So who was right?

Actually, both administrations were. (I know- I just agreed with the Clintonistas, so H**l will freeze over any minute now.) An average of 5-6% of the workforce uncommitted (i.e., available) has always been considered optimum in event of new industries opening up or increases in demands for production/services from existing ones. By those lights, our present situation is “just about right”, and 2004 we were a little low in the “ready workers” department. Reich and the MSM were perfectly right in saying in 1996 that 5-6% unemployment was OK for those reasons.

Which makes their present criticism of the present unemployment rate not only transparently political, but also lacking in any sort of even theoretical justification by their own preferred theories of macroeconomics.

Therefore, since they have now proven that they are perfectly willing to contradict themselves for political gain, we are now perfectly justified in asking them,

“So, which time were you lying, 1996, 2004- or today?”

Or just ignoring everything they say henceforth, on the working assumption that it will be a lie. Because they have proven that they regard that as a legitimate method of delivering the “news”.

cheers

eon

eon on February 28, 2008 at 12:07 PM

You know, every single time I see Jimmy Carter’s kisser, I keep wondering what the hell was going through people’s skulls back then that they elected this yoohoo to the Presidency. But then again, I am now wondering the exact same thing as related to B.O.

pilamaye on February 28, 2008 at 11:07 AM

Deja vu? Rightly so. Jimmy’s campaign slogan was,

“A leader, for a change!”

Sound familiar? The end result will be, too.

EHeavenlyGads on February 28, 2008 at 12:21 PM

Europe has always thought of us as those stupid Americans, but we have lower taxes and unemployment. Not to mention we work harder at making the world a better place to live. I’m proud to be a stupid American.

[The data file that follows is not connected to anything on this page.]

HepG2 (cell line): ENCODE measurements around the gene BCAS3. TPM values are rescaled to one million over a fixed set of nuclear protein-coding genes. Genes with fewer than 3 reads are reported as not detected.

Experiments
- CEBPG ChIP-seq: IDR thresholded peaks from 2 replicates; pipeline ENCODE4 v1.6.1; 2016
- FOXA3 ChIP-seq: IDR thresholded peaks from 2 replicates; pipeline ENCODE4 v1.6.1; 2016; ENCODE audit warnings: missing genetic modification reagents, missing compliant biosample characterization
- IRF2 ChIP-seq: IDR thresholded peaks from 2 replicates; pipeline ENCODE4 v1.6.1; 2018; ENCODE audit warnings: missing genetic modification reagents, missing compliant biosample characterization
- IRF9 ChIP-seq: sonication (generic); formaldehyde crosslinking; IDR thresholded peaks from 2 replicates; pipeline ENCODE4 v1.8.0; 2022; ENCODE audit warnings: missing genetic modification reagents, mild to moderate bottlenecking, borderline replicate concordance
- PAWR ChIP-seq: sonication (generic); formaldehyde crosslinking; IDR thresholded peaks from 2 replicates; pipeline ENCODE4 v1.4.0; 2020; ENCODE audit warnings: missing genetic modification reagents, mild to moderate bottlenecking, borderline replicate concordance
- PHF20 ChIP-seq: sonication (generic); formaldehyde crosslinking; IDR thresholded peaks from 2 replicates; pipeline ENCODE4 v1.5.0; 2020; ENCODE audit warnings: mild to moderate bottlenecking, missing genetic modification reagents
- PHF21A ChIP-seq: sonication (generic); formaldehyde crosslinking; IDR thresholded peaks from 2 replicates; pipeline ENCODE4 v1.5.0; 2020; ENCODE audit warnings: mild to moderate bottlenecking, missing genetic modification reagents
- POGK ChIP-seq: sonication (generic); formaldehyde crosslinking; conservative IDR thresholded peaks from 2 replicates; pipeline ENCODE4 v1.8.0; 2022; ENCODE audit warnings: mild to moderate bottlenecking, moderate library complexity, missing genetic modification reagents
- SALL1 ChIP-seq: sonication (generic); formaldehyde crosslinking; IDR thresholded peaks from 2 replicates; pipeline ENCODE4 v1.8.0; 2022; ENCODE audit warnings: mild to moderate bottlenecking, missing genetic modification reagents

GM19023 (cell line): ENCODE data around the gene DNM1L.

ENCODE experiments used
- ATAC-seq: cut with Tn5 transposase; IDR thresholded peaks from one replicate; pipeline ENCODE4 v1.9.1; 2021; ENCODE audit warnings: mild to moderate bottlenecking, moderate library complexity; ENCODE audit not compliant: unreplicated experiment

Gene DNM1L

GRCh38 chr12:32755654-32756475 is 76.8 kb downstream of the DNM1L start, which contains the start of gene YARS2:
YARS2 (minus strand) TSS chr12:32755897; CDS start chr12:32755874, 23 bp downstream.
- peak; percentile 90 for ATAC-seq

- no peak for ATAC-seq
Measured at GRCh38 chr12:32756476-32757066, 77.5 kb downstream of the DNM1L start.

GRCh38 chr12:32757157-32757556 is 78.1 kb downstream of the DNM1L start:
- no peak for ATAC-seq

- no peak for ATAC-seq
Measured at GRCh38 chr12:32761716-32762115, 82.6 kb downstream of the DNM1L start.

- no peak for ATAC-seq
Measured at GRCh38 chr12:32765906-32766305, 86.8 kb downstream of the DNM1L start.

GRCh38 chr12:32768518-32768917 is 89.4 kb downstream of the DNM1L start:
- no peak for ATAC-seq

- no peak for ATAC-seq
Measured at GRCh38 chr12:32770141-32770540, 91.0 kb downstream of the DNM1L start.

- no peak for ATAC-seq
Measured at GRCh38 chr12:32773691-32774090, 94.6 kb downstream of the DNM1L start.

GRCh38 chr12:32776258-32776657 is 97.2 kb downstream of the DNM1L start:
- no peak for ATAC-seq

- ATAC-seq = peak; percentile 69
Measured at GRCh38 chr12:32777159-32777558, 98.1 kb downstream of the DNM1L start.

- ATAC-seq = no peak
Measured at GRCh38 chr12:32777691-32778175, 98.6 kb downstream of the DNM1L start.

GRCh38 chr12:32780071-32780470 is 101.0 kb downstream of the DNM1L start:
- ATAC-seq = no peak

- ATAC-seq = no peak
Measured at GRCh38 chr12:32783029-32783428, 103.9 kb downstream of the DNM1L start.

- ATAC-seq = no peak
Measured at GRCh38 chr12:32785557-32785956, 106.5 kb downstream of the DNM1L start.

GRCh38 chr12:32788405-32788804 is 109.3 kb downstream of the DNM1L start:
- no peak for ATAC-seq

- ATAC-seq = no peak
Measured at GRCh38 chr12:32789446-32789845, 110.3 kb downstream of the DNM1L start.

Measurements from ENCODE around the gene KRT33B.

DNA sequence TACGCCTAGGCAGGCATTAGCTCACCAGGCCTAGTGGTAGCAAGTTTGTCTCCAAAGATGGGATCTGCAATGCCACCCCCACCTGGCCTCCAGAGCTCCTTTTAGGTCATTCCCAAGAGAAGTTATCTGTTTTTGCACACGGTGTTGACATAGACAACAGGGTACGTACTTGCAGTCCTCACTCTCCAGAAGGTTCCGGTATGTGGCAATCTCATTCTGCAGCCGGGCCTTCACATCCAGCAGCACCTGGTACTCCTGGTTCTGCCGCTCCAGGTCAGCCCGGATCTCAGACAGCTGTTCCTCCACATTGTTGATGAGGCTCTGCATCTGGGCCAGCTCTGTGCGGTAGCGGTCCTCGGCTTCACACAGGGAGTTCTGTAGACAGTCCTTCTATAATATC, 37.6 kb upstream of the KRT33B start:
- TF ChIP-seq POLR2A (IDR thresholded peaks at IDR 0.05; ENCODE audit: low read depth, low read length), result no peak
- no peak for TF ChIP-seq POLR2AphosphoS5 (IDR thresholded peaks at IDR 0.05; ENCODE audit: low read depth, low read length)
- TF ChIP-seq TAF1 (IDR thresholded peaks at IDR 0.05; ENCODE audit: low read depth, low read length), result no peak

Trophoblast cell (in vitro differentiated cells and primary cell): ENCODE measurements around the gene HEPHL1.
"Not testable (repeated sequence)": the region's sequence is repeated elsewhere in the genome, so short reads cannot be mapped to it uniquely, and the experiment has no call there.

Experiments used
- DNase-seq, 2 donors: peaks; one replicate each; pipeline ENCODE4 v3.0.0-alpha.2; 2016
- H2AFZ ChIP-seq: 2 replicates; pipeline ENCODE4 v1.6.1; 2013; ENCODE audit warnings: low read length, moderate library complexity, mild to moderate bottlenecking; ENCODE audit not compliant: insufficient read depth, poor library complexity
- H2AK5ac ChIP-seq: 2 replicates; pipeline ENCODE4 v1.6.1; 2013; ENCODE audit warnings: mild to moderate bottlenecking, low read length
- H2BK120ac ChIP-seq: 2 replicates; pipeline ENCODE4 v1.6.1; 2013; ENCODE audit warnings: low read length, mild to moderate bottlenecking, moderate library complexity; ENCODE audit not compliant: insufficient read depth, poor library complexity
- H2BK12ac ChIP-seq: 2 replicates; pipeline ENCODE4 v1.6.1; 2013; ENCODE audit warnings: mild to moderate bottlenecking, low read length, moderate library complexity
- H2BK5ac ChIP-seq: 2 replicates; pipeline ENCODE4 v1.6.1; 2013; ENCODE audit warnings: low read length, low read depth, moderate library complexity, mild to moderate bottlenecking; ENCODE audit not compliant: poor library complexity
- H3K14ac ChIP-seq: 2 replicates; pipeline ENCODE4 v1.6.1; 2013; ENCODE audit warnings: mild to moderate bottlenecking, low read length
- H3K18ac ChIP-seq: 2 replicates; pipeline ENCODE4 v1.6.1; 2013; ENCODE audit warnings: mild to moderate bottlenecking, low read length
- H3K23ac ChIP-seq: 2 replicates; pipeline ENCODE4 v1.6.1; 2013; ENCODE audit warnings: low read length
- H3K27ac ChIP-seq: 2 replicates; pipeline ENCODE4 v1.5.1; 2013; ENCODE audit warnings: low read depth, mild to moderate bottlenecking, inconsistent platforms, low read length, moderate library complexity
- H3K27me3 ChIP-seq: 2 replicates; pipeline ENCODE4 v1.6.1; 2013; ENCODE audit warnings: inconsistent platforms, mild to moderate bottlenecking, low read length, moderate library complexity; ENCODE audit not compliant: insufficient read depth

limowilliam on February 28, 2008 at 12:23 PM

Unemployment is 2.1% here in Norway. I’m not sure what that means, other than the fact that Norway is rich as hell and can employ people to do meaningless crap.

Seixon on February 28, 2008 at 12:32 PM

Carter we elected from the MSM and liberal congress amplified outrage against Nixon.

Not that Nixon didn’t deserve a ration of crap, he did but of course the same despicable liberalism went berserk then as now without alternative media to counter the insanity.

Nixon was a genius but Goldwater would have been better.

Speakup on February 28, 2008 at 12:35 PM

7.2% unemployment in the United States would have this country in an asbolute panic. And that’s their lowest rate…to them, that’s pretty decent. That’s almost 1 out of every 10 people unemployed. Good Lord. We have almost full employment in this country and that is because of a strong free market, even though the Democrats are determined to interfere with it. And unfortunately it will turn the U.S. into a third-rate nation. Socialism is a mortal blow to the free market. The market is what creates wealth and capital to build and expand and grow, and government control completely prevents that.

mattyj86 on February 28, 2008 at 12:46 PM

Europeans call us stupid for a reason and they are right. We spend billions of dollars on defense and their asses are covered for 0 dollars invested. We ask them to help us out and they stick their tongues out at us and stick their thumbs in their ears and flap their hands.

What would happen to the economy of Germany if we pulled all of our troops out of Germany? You can say the same for any other country where we are stationed.

cjs1943 on February 28, 2008 at 12:50 PM

Unfortunately we can’t gloat much over this. It’s a bit like touting our “low” domestic inflation using the Clintonized official CPI numbers which subtract food, fuel and abandon all common sense. The best measure of U.S. unemployment is the broader U-6 category, esp whenever making comparisons to other nations’ data.

More details and a 2008 projection here:

In order to keep the “official” unemployment rates low, the folks at the BLS dreamed up new categories of workers such as “marginally attached”.

Classification U-6 is how unemployment actually feels to the average Joe on the street. On a seasonally unadjusted basis, that figure is close to 10%.

By the time the reported unemployment numbers get to 6.5% or higher, I am looking for line U-6 to head towards 14%

The recession of 2008 is going to be both long and nasty. In order to shore up falling profits as consumer spending declines, look for increasing numbers of mass layoffs in 2008.

A handy chart here too.

The best site for correct economic data, Shadowstats, has an additional explanation in this example from 2004.